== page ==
3. Tear the cardboard into single layers after cardboard cools enough to touch (don’t have to do this step, but mushrooms grow much more quickly if you do)
  4. Place cardboard in a container – such as a plastic bag or tupperware
  5. Snuggle oyster mushroom butts between two layers

 

While the mycelium is moving into its new home, it does better in slightly dimmer locations, but honestly, oysters are pretty hard to kill unless you invite trichoderma over for a party, so don’t fret it too much!  Photos below!

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There Ain’t No Party Like a Seed Starting Party!

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Homemade kombucha, potstickers, and seeds!  My kind of party.

You know how you get an unreasonable amount of seeds in each little packet?  And you look at the packet and think, “Hmm, yeah, I could have 30 early tomato plants since supposedly you little seeds are only good for a year, but I really want a bunch of different varieties to grow in succession so I can be rolling in tomatoes in their prime…”  And then you end up with seeds saved for next year, which is fine, but the germination rate is a bit lower, and you still really didn’t want 30 of one variety.

This is where the seed starting party comes in.  My mom, my bestie, my sister, and myself all collaborated this year with our seeds and our niece to have a wider variety of tomatoes, peppers, and mystery vegetables.  While I’m sure I could have had the 150 ground cherry plants all to myself, with deciding to share our seeds we could have 4xs the variety of plants without having to spend 4xs as much on seeds and wasting what we didn’t use.  For my friend who is allergic to cooked tomatoes and thus storing them is very unlikely to go well, this was a particularly good idea.

This week (and, well, the last couple weeks) are when it’s time to start your tomatoes and peppers in the Pacific Northwest indoors.  I’ve never actually started from seed before, though the idea of spending $3 for a packet of seeds instead of $3-5 per tomato plant seemed pretty appealing.  Of course, given I live in the Pacific Northwest and all my windows and skylights in my house face the north (great planning, home designers!  Then again, I guess there’s nothing but giant trees on the south side…), seed starting is a little more complicated than throwing some seeds in the dirt and calling it good.

TL;DR Version: Fungus fuzz sucks, line light better than square light, online had better prices for seed starter trays, plant trays without holes, grow lights and such for starters, local hardware stores (Lowes, Home Depot, McDaniel’s Do-It-Center, etc) had better prices for seed starter mix.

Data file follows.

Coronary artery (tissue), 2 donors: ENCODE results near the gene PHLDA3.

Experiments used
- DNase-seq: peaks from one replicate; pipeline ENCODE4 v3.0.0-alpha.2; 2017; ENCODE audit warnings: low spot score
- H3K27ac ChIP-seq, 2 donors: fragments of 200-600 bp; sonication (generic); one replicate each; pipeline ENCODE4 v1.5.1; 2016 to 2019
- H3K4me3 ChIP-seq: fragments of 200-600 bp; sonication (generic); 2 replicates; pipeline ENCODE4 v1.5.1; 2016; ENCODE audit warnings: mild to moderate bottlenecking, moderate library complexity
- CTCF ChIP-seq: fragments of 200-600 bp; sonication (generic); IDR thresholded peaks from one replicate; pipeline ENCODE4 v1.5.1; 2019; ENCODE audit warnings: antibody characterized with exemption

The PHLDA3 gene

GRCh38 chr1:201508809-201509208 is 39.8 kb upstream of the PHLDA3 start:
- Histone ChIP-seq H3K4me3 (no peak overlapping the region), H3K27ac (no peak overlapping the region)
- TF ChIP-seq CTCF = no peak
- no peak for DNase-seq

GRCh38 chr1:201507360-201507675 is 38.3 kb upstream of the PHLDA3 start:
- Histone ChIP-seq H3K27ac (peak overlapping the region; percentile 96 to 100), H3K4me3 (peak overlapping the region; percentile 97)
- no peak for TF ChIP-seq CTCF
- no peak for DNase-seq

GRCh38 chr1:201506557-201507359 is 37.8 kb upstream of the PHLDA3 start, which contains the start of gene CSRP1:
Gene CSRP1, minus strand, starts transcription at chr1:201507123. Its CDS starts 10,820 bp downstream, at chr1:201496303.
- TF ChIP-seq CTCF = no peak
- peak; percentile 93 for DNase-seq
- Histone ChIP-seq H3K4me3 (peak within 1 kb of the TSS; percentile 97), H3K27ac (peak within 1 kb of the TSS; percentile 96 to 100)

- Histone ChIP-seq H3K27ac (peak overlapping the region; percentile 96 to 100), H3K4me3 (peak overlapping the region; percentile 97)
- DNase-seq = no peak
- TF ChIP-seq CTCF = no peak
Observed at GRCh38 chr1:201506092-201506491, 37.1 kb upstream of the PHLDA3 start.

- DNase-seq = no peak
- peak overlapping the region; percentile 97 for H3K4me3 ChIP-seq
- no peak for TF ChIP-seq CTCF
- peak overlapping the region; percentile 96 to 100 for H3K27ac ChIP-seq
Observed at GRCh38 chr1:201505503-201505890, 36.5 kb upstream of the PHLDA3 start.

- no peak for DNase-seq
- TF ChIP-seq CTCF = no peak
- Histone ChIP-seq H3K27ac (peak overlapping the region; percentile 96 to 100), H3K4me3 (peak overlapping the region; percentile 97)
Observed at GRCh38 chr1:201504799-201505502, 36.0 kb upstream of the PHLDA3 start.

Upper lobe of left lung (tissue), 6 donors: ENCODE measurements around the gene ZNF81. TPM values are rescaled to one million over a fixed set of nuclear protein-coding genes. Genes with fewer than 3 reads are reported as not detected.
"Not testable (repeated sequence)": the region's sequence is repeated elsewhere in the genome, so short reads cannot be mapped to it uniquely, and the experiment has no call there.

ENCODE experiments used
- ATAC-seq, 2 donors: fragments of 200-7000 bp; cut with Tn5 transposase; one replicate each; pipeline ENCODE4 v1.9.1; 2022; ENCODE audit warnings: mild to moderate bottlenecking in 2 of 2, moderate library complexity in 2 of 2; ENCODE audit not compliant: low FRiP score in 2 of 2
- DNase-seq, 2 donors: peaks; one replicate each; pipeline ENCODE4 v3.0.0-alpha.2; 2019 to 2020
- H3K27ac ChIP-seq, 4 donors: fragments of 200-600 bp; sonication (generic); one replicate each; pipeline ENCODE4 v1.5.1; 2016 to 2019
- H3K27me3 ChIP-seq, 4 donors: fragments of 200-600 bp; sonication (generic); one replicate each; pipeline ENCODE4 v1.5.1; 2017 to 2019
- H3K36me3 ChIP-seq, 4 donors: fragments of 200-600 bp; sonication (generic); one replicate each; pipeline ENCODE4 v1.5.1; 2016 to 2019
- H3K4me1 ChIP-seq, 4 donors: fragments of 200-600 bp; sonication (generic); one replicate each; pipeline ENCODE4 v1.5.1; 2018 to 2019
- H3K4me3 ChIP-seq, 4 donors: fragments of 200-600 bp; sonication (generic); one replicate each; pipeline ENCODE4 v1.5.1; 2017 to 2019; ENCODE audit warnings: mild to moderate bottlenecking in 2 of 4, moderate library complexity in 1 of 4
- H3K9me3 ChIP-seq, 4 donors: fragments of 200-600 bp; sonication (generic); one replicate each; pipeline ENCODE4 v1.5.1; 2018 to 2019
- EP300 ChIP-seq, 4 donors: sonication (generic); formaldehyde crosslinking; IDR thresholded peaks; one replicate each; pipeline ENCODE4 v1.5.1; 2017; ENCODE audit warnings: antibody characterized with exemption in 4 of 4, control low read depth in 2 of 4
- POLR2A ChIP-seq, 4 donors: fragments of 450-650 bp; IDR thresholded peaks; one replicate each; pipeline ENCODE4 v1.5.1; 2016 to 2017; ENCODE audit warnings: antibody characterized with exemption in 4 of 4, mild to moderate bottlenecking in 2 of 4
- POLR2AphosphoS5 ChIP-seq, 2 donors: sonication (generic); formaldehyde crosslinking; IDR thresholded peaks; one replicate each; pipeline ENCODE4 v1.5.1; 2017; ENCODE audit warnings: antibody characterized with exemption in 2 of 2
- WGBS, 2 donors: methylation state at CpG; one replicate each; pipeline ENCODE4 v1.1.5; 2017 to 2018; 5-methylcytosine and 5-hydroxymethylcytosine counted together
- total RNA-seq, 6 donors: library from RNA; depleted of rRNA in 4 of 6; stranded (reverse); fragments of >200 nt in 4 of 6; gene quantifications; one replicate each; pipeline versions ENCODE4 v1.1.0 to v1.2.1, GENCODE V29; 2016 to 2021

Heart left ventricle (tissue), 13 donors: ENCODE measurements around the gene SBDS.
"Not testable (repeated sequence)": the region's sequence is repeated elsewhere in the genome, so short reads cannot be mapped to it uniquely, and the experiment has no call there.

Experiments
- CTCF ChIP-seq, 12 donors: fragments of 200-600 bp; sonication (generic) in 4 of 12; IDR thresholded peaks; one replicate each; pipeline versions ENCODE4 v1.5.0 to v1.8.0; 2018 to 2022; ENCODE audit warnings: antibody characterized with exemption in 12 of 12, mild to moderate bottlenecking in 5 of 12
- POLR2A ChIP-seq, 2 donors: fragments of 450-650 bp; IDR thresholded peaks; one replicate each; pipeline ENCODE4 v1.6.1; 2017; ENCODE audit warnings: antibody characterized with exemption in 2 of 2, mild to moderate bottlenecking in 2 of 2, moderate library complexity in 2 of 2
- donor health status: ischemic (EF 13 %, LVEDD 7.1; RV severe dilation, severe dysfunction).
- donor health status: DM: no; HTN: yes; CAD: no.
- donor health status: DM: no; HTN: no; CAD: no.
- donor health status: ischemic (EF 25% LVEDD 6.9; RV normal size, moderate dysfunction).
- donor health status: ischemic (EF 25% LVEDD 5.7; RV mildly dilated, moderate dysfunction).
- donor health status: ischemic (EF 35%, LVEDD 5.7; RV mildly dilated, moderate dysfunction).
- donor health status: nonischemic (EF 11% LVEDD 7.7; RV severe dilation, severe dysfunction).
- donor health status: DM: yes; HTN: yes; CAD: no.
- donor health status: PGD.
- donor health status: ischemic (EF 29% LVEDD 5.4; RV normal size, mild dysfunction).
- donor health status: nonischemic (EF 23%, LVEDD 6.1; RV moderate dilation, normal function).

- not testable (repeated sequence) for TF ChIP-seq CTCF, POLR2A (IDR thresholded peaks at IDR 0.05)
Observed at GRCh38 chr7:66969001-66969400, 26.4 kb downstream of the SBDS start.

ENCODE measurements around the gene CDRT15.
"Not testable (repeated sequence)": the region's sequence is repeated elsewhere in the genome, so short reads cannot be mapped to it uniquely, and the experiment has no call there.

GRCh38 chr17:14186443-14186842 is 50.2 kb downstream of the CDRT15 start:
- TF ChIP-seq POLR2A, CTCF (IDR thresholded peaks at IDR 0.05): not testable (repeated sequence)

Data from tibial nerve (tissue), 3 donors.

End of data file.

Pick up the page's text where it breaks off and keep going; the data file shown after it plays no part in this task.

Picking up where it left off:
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Time to Prune Apple Trees – Winter Workup!

Late winter is generally the best time to prune apple and pear trees since they’re dormant.  This has two benefits.  The one that benefits you is the fact that there are no leafs in the way, so it’s easier to see where your branches are and get in there to chop things up.  The one that benefits the tree is that it’s stored sugars for spring growth won’t have to spread throughout the tree and instead will focus on smaller areas that haven’t been pruned off for growth and fruiting.  As far as a general how-to, Wiki-How has a pretty good article on pruning apple trees in particular, but it neglects to mention the suckers that grow along the root base.

Pruning itself is important, particularly if you have severely overgrown trees such as mine on my lovely inherited foreclosure home.  The reasons I have to prune include 1) downward branches growing into the ground (though I’m sure the deer, bunnies, and my goats have enjoyed the bark), and 2) a windy day broke one of the main scaffold branches, and the other one looked pretty well on its way to being the next candidate, so I needed to chop it up to avoid disease.

I won’t go into the details of how to shape up your tree (especially since while I know the theory behind it, the practice definitely escapes me, aha), but I have noticed a lack of photos of actual trees as you go through the steps.  So!  For all my fellow human beings who don’t quite get what those vague drawings are referring to…

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How to Get Dried Joint Compound / Mud / Limestone Out of Your Sink

Recently, I made a terrible mistake. I asked my husband to clean our mudding supplies. In part of our unending quest to remove the excessive texture on our walls, we regularly slap joint compound on a few walls and call it a day. Sometimes, that slapping happens when it’s nearly lunch time, so while I go to whip up a nice meal, I hope everything will be cleaned properly with lots of water by my dear husband.  “Properly” means most of the mud goes in the junk bucket and only trace amounts have to be wiped off our tools or rinsed off our paint roller. Unfortunately, that was not the case, and the next day when I next used the upstairs bathroom I found it to be rather clogged, dried, and next to impossible for me to do anything about. It wasn’t visible on the top, but as I ran the water to wash my hands, the sink was quickly overflowing.

I had tried a few different things. Vinegar, baking soda and vinegar, boiling hot water, and my bathroom plunger. None of those quite did the trick, though since mild acids such as vinegar dissolve limestone it was definitely a step in the right direction.  Short of having to buy a snake to go down the drain, I decided to try out a small sink plunger. The ones I had found at the local home improvement store didn’t offer great suction (which, like the crazy person I am, I had tested on every single wall I came across while I was there), so I decided to order this questionable looking thing from Uncle Amazon instead.